Article abstract: Gramsci gave modern social and political theory and the study of history a new method of social analysis with his writings on culture and hegemony. He was one of the first European communists to establish the theoretical foundations for a Western Marxism free of reliance on the Soviet Union. Gramsci was himself an active revolutionary who produced his most influential work during an eleven-year imprisonment under Benito Mussolini.
Antonio Gramsci was born in Ales, a small agricultural village in Sardinia, on January 23, 1891. His family lived on modest means, supported by a father who was a clerk in the Italian state bureaucracy. The family moved frequently between several villages during much of Gramsci’s youth. At the age of four, Gramsci severely injured his spine; he remained a hunchback and suffered from poor health for the rest of his life.
Gramsci was a gifted student and an avid reader even as a young boy. He was graduated from elementary school early, at age ten. In 1908, he left home to attend secondary school, studying languages in Cagliari, the capital city of Sardinia. In 1911 he won a scholarship to study at the University of Turin. It was in Turin that Gramsci developed as an intellectual and political figure. He abandoned linguistics for the study of society and philosophy. Interested in the social questions of a new, industrial society, and particularly those of a mass working-class, Gramsci entered the youth movement of the Italian Socialist Party in 1914. Soon after Italy’s entry into World War I in 1915, Gramsci withdrew from the university, convinced that the moment had arrived to change and not merely to study society.
Gramsci displayed a remarkable talent for writing and contributed articles to the Socialist press throughout the war years. From Italy, Gramsci praised Vladimir Ilich Lenin prior to the Bolshevik Revolution and even more strongly afterward. Gramsci himself never ceased to struggle with the question of how to make a revolution in Italy. He supported the formation of workers’ councils and in 1919 helped launch a new Socialist newspaper, Ordine nuovo (new order), which promoted these councils and rapidly became the most influential paper in the Turin area. In January, 1921, Gramsci formed the Communist Party of Italy and adopted a revolutionary program for Italy.
From 1921 to 1922, Gramsci suffered from poor health, depression, and even a nervous breakdown. In 1922, while in Russia, he met Giulia Schucht; they married shortly afterward and had two sons. Gramsci was in Vienna when he was elected as a deputy to the Italian Parliament in 1924. He took advantage of his parliamentary immunity from arrest to return to Fascist Italy in May, where he became an outspoken opponent of Mussolini. In November, 1926, Gramsci was arrested by the Fascists and charged with six counts of treason. The prosecutor noted that the state had to “prevent this brain from functioning for twenty years.” Gramsci began his prison sentence near Bari. He would remain in jail for a decade, until his death in 1937.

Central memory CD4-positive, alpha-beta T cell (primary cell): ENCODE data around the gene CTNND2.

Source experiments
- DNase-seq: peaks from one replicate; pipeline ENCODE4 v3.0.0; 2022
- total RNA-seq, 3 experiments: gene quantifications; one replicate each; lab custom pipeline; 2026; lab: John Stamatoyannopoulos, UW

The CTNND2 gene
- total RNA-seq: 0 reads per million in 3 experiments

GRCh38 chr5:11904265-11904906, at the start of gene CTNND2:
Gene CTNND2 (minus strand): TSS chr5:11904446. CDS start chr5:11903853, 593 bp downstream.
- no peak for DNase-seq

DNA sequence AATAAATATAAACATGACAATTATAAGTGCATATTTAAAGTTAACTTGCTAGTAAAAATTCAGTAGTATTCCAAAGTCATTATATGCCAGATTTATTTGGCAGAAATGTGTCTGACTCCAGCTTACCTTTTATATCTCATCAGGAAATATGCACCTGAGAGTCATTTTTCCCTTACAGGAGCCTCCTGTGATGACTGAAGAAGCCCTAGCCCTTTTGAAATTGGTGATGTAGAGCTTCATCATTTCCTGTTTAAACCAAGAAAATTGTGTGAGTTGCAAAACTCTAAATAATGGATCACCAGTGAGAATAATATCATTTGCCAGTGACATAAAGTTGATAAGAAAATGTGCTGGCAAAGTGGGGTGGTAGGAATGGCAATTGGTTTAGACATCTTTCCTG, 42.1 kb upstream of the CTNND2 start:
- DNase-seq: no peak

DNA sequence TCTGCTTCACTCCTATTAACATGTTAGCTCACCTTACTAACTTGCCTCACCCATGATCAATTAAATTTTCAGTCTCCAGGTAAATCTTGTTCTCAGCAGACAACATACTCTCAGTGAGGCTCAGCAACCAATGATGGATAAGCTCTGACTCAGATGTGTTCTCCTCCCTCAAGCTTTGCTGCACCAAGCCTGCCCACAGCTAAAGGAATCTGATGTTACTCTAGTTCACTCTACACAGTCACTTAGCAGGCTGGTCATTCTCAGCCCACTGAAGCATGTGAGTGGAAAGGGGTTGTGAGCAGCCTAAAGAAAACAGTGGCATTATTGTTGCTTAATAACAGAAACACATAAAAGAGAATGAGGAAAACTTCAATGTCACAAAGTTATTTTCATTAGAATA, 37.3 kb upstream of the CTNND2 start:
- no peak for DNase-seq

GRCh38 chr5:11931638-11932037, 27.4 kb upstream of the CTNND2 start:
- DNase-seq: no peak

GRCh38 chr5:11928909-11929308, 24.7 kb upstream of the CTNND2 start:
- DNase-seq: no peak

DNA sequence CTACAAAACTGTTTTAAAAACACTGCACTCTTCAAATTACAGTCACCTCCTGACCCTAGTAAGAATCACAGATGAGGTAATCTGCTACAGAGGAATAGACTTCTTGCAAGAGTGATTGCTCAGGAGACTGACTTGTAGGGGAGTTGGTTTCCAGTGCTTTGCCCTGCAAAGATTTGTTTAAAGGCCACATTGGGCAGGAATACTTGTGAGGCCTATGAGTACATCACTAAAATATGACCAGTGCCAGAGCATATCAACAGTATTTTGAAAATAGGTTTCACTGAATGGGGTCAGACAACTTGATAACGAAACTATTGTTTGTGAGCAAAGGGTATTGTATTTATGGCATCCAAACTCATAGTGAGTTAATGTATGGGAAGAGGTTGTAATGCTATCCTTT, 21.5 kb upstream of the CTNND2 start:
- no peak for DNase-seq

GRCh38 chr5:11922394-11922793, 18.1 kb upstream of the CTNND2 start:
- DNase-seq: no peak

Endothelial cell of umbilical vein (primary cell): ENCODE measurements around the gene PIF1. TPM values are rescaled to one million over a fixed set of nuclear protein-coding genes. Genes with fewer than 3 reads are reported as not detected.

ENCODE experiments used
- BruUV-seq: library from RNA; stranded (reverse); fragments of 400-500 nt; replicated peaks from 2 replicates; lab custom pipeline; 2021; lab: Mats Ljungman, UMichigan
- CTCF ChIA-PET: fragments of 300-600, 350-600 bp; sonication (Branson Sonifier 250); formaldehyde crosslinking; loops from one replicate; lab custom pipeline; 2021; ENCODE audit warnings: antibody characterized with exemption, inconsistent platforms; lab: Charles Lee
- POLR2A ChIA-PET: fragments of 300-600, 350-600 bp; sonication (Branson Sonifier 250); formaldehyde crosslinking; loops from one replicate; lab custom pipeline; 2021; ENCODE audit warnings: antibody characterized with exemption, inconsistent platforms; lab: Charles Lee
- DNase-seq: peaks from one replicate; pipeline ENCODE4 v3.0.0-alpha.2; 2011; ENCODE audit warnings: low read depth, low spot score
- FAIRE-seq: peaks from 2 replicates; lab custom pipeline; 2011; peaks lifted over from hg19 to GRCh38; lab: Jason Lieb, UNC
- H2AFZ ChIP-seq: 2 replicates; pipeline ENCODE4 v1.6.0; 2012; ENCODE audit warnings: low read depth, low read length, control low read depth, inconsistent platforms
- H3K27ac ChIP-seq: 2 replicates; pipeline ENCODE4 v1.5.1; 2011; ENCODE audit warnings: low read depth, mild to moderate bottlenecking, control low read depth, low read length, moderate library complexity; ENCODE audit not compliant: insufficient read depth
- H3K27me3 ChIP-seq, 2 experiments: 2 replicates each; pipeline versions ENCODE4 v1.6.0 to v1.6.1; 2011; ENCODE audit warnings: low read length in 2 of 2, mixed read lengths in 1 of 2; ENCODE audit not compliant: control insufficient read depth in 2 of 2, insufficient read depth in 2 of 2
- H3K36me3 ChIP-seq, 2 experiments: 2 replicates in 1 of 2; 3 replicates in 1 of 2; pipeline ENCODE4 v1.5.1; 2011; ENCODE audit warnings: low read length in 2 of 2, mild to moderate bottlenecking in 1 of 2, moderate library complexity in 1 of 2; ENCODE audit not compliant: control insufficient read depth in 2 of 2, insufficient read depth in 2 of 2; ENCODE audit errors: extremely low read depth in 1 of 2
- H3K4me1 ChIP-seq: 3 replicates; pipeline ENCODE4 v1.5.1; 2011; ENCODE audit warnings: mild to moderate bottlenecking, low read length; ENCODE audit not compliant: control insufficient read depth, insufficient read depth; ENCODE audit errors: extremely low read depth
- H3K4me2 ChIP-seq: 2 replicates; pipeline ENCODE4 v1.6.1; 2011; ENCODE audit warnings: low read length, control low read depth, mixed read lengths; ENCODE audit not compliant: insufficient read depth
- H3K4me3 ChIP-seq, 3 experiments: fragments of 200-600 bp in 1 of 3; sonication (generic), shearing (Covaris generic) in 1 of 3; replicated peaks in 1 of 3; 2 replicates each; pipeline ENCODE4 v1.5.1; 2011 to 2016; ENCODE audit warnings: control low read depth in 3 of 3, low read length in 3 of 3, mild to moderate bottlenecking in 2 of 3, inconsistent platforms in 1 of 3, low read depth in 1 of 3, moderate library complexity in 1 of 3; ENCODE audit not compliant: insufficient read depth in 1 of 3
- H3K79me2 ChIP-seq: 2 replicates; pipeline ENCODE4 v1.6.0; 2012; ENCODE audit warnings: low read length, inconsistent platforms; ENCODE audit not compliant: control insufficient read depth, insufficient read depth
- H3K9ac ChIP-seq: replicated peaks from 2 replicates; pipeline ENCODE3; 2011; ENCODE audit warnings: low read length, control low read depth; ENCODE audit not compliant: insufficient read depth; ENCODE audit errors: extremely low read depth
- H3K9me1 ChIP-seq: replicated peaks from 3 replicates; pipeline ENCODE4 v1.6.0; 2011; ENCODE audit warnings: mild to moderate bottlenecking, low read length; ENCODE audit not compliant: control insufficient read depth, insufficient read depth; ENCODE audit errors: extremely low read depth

It was during his prison years that Gramsci produced his most important work—a series of notebooks entitled Quaderni del carcere (1948-1951; partial translation, Selections from the Prison Notebooks of Antonio Gramsci, 1971). He wrote these volumes under the most difficult of conditions, with little, if any, access to primary sources or secondary literature. The scrutiny of prison censors forced Gramsci to adopt an elliptical writing style and to employ code words (for example “philosophy of praxis” instead of the more direct “Marxism”) in order to have his works pass outside the prison walls. The result is a collection of writings that is incomplete and often ambiguous. Nevertheless, Quaderni del carcere stands as one of the most important revisions of social and political theory in the twentieth century.
The principal question that Gramsci set himself during the prison years was how best to explain the failure of Communism in Italy immediately after World War I. Marxists maintained that revolution would first take place in the most advanced capitalist societies. Italy certainly did not fit that description, but neither did Russia—both countries were economically and socially backward, and Gramsci, with firsthand experience of peasant Sardinia, had already written extensively on the “Southern Question” before incarceration. Why had Bolshevism triumphed in Russia—the “East” in Gramsci’s prison code—and not elsewhere? The search for an answer led Gramsci to the first of many important insights: his assertion that there was more to revolution than the mere seizure of the state. Gramsci began to explore the question of power in modern societies in a new fashion.
Power, Gramsci maintained, needed to be considered under two, related aspects: coercion and consent. The coercive element of power lay in the direct control over society that the state exercised through its political institutions—police, army, and legislature. According to Gramsci, coercion was the primary form of power in less advanced societies, where control was maintained directly by a repressive state. Czarist Russia was the best European example of a coercive state, and Lenin’s tactic of a frontal assault (Gramsci’s “war of maneuver”) was the correct strategy in such conditions.
In Western Europe, however, the issue of power was more complex. Alongside the state and its coercive strength lay the power derived from...
(The entire section is 2309 words.)